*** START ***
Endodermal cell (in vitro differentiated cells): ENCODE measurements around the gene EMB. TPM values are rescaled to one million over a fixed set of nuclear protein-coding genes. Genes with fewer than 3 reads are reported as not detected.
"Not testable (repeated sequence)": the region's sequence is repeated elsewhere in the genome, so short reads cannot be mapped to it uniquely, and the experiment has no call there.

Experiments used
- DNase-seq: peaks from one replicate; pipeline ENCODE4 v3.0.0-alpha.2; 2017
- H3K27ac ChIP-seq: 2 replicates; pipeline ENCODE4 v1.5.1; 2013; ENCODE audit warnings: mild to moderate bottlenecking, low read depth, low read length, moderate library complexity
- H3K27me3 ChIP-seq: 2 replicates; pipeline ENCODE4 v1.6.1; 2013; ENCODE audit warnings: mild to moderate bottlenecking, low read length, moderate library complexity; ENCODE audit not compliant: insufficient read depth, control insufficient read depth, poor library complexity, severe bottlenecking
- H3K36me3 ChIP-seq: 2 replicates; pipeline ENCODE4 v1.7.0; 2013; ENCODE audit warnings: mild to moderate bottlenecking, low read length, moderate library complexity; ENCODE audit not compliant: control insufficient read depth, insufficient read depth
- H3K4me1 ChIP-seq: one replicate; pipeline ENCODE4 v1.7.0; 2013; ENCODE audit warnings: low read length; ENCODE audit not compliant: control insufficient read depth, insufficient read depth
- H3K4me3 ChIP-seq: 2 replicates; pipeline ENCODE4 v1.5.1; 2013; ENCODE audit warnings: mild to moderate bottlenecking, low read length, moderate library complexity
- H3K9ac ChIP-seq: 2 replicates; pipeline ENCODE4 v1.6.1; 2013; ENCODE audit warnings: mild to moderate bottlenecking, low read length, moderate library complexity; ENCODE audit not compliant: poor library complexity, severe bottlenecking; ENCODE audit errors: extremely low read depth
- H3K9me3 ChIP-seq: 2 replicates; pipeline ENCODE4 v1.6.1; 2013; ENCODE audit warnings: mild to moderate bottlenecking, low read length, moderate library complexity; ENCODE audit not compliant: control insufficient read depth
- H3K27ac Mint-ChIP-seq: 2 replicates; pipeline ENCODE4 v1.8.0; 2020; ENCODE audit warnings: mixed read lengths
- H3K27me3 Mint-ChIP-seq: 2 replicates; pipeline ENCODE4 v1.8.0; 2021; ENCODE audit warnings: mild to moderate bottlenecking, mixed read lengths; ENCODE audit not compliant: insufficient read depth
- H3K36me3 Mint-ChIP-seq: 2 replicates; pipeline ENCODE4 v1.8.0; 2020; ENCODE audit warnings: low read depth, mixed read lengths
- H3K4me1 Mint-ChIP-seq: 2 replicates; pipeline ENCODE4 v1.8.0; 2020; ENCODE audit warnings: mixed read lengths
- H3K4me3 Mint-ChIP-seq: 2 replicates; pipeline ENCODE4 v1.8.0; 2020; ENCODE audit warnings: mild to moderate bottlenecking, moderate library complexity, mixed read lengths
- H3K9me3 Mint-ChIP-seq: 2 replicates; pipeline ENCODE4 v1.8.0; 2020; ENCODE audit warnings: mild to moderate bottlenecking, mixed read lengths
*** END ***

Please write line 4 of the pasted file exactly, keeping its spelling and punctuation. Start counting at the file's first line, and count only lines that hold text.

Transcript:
- DNase-seq: peaks from one replicate; pipeline ENCODE4 v3.0.0-alpha.2; 2017